He has quite a few things to say about gurus, too, who “Offer to put teachers in contact with their innermost souls, attempt to convince them that ELT is part caring profession and part Path of Spiritual Unfolding, and you might get a few more bookings.”
I liked this homework and think we should be doing it more often to help new blog readers become more familiar with interesting blogs as well as with how those of us who maintain blogs interact with each other and learn from each other. There are certain bloggers who will probably consider this an irrelevant exercise and, probably, beneath their elevated status.
I am happy to mill with the crowd of connected bloggers around me and to talk about how they helped me ‘see’ something or taught me something new.
Categories: Blog Post
I edit a website, ICT for Language Teachers (ICT4LT), which has been going strong since 1999. It was initiated with EC funding, which ran out at the end of 2000:
Many EC-funded projects fade into non-existence when the funding comes to an end, but I decided to keep ICT4LT going on my own. The site gets quite a few hits – over 1000 per day – but around three years ago I noticed that the number of visits was dropping slightly. I therefore started the ICT4LT blog, which links to the main website – and, of course, the website links back. This has resulted in a steady rise in the number of website hits. The blog was commended by the EC-funded SAEL project as a way of reinvigorating an EC-funded initiative:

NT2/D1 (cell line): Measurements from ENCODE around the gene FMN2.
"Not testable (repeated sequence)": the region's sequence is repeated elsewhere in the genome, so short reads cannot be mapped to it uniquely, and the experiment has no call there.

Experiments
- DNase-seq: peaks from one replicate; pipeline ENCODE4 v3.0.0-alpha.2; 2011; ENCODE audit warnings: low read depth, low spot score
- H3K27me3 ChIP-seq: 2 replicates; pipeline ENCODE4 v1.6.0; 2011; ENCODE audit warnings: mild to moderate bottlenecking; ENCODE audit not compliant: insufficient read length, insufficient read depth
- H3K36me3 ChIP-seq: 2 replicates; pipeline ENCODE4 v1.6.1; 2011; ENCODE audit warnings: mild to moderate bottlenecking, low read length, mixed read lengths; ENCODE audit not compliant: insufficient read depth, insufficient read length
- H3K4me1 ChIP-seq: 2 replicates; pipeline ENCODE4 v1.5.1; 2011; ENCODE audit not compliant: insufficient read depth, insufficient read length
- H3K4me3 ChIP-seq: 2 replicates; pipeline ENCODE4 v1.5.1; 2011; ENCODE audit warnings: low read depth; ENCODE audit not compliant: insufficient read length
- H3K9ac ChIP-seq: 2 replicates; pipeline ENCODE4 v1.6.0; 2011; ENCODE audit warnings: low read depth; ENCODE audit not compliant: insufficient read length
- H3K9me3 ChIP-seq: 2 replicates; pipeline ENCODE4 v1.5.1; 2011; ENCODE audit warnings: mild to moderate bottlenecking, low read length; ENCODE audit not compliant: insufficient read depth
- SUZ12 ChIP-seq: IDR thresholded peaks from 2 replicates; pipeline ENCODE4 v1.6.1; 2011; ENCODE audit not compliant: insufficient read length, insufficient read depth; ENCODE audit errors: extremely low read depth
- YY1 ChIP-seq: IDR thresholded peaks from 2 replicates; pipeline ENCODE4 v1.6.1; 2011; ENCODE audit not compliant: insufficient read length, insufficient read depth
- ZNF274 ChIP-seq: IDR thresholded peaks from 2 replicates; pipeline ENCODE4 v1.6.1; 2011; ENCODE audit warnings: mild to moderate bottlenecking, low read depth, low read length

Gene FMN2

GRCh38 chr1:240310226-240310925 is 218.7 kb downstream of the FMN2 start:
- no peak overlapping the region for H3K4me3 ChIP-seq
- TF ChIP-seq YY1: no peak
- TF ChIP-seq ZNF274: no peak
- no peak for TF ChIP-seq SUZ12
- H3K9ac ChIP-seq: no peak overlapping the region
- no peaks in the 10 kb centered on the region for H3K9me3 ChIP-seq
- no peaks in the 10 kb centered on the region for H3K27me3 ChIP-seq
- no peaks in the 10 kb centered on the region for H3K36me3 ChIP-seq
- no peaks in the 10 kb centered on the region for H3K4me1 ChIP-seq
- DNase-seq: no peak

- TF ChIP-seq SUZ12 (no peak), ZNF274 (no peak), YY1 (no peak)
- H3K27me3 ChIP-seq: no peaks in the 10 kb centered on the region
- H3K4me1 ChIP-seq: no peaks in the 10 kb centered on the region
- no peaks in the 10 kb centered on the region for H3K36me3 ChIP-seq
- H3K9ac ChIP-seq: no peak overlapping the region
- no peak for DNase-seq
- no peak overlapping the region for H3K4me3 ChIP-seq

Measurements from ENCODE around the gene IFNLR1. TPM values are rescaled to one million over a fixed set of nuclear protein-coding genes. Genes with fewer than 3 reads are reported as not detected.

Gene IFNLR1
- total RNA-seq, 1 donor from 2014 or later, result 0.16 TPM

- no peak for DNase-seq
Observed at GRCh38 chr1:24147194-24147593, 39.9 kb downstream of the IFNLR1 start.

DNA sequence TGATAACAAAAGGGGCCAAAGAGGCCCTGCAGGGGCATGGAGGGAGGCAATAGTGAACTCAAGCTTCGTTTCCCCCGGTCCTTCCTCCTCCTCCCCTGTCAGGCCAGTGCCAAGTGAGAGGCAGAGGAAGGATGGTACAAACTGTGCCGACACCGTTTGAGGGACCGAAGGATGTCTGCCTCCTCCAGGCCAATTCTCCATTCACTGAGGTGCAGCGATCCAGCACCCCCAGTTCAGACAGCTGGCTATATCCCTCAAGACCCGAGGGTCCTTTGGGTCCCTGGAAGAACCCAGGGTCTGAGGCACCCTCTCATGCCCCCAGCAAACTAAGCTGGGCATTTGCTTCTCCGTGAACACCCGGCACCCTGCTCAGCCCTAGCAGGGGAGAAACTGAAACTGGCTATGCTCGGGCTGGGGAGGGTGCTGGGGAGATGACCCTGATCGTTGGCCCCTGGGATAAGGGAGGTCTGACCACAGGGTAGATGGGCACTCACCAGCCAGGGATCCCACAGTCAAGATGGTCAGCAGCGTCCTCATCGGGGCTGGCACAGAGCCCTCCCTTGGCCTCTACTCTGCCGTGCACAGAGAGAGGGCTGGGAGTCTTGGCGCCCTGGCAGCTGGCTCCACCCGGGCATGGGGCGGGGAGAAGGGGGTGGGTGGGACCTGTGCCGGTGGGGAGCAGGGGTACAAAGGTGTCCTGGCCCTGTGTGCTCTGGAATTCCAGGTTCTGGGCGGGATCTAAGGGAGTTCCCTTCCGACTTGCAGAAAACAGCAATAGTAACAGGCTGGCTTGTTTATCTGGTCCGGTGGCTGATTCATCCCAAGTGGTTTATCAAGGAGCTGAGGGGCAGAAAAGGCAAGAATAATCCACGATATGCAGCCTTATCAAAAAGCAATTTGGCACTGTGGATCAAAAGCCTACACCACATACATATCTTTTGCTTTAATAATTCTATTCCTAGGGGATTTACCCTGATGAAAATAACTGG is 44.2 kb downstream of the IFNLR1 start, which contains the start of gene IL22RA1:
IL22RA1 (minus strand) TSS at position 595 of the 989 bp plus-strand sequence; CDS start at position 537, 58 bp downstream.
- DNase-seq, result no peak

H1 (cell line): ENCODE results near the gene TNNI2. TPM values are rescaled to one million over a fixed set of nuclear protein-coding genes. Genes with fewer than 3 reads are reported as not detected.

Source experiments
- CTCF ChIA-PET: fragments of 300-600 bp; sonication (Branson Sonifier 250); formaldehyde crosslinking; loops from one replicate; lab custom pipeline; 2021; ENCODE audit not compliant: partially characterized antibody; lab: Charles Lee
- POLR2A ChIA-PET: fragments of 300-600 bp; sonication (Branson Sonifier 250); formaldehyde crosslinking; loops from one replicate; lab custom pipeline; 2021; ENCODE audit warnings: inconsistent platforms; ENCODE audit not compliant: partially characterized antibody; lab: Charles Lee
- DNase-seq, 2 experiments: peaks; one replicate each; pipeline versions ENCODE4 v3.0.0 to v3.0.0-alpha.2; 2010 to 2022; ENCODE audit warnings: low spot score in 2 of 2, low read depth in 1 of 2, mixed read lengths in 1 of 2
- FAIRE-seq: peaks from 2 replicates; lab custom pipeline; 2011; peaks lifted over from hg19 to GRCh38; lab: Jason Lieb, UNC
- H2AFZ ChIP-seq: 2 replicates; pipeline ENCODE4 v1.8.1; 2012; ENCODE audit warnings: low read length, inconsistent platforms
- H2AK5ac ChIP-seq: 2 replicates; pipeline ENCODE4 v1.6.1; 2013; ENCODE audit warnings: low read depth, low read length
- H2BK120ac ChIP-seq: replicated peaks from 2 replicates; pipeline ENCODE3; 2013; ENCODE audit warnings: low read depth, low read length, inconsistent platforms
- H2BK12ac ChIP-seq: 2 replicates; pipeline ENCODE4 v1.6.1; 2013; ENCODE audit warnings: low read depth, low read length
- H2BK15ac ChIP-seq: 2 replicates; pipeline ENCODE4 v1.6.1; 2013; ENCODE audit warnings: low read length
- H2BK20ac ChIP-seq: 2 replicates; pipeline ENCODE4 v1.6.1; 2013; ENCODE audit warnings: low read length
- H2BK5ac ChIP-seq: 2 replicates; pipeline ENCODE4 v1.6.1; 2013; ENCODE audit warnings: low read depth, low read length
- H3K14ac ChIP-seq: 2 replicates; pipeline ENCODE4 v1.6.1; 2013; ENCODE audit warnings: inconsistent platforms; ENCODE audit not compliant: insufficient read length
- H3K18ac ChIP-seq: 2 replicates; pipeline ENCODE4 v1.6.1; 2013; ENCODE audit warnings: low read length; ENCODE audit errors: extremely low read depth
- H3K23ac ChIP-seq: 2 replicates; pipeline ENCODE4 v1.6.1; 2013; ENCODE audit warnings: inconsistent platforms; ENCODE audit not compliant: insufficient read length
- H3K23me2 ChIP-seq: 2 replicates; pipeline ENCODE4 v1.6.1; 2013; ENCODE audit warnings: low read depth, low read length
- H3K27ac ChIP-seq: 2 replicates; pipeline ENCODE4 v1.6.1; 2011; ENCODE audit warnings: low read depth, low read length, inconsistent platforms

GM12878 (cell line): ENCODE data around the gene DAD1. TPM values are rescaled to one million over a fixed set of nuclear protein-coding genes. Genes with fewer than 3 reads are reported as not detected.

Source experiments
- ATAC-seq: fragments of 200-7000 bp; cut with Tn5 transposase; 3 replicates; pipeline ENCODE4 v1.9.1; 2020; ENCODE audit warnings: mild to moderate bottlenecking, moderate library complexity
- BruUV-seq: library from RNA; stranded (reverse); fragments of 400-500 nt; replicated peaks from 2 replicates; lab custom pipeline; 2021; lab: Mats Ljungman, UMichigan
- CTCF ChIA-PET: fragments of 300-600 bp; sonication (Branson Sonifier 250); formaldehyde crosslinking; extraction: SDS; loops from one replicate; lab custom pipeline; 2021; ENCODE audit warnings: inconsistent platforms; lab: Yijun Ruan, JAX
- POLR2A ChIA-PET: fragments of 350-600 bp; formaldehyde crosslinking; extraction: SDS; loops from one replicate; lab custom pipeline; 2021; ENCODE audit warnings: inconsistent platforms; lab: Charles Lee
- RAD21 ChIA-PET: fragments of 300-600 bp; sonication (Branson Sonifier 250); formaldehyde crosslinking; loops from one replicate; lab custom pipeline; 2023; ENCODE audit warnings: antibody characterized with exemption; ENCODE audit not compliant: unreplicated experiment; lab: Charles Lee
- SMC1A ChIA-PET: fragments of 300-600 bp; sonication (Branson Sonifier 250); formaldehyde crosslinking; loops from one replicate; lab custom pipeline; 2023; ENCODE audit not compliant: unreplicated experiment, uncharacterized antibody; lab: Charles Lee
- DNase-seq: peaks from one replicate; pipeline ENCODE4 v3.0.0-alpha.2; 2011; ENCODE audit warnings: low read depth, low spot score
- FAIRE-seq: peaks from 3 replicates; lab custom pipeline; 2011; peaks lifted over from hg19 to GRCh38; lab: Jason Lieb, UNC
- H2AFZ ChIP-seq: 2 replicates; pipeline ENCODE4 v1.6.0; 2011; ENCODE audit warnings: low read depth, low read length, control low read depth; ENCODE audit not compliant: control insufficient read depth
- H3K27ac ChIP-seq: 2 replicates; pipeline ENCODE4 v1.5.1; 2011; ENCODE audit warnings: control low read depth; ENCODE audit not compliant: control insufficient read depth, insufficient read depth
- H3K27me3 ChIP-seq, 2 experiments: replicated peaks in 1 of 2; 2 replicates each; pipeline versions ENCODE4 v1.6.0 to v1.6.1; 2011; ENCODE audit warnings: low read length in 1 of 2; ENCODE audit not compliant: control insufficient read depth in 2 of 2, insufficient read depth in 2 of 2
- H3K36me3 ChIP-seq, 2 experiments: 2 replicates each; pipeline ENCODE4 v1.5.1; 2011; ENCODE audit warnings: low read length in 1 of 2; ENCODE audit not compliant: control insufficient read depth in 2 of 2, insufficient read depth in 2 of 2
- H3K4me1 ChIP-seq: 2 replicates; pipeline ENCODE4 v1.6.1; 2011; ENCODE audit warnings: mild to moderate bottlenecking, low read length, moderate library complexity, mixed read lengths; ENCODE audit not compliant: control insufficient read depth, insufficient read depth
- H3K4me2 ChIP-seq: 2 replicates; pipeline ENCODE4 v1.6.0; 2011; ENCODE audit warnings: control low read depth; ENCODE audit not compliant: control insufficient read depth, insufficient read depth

The advantage of having a website and a blog interlinked in this way is that few of the blog postings get overlooked, as I can link directly to the important ones directly via the website, regardless of their age.
Thanks for the comment, Graham and for pointing out connections between blogs and websites.
Giggle 1: you turned off the RSS feed to full content in the reader, bad girl.
Giggle 2: what an irreverent post you just sent me on to… I can think of a few trainers who do the huggie thing and bless, hate it – that and cheerleaders. Throwback obviously from when I was the geek in High School.
Thanks for this post, enjoyed perusing through your homework.
Glad you liked my picks and must confess to having absolutely no idea how that happened with my feed. Doesn’t look as if I have an option to change it either 🙁
Interesting picks, Marisa! The homework that has been assigned to you is great. I usually read the blogs by the educators I follow in Twitter and I find most of them really helpful.
Hi Marisa 🙂
Your comment on my blog suddenly makes sense! Thank you for picking my blog as one of your homework reads.
The picture of your avatar frowning at me seems very appropriate when I think of my almost non-existant language laearning skills…
See you in SL soon I hope 😀
It’s true I hadn’t seen it before though! And I never go into fits of rage even if you have forgotten it all! 🙂
See you in SL very soon